DOT officials were not available for comment during the weekend.
County Engineer Greg Bodley said installation of signals on a two-lane road costs about $75,000, and he estimated installing lights at Gordon Terry and McEntire would cost at least twice that. Bodley said he has not personally researched the intersection.
“It’s my understanding the state has done (a review) and says it does not warrant a traffic signal at the present time, but I have not seen that information,” he said.
“It’s left up to them if they want an improvement or change to their roadway. We cannot override the state. We will look at it from our side, obviously, and contact the state and ask them what the status is and what possible solutions they have and what we can do.”
Bodley said there might be other modifications that could make the intersection safer.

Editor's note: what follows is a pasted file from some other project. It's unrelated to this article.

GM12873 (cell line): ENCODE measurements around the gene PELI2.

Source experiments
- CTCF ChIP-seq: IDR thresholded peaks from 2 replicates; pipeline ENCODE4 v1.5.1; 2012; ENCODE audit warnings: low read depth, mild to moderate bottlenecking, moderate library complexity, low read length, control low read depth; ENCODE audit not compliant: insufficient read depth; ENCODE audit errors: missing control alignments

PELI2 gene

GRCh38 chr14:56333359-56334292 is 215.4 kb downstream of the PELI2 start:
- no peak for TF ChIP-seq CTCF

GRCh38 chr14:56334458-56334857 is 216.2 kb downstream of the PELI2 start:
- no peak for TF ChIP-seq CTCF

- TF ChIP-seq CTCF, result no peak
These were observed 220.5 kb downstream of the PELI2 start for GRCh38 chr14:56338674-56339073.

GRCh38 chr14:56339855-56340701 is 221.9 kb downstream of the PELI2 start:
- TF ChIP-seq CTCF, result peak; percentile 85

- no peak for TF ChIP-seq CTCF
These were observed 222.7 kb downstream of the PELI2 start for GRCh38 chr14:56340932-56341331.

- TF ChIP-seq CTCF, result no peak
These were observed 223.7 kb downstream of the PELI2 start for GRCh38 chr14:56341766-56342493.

Seeking city backing
District 5 Decatur City Councilman Ray Metzger said he sees a traffic light as a life-or-death issue and he wants to get the city behind the effort.
“You’ve got a big divider with four lanes there, and people see that it’s clear and they start across,” he said. “It’s very unfortunate, and I’d like to see something done.”
While the intersection is outside the city limits, it affects some of Metzger’s constituents who live in a developing area accessible only through unlighted intersections.
Martha Powell, who lives on Sims Road Southwest in Decatur, said she periodically called DOT officials about the intersection over the last two years.
“We go that way to church and we go that way to town,” Powell said.
“There have been four fatalities that I know of up there and there’s an average of one to two wrecks a week,” she said. “We go by there more than one time a day, and we hear (the wrecks) on the scanner. ... I don’t want my grandchildren going that way because it’s so dangerous. We’ll see as many as four cars stacking up (waiting) in that median.”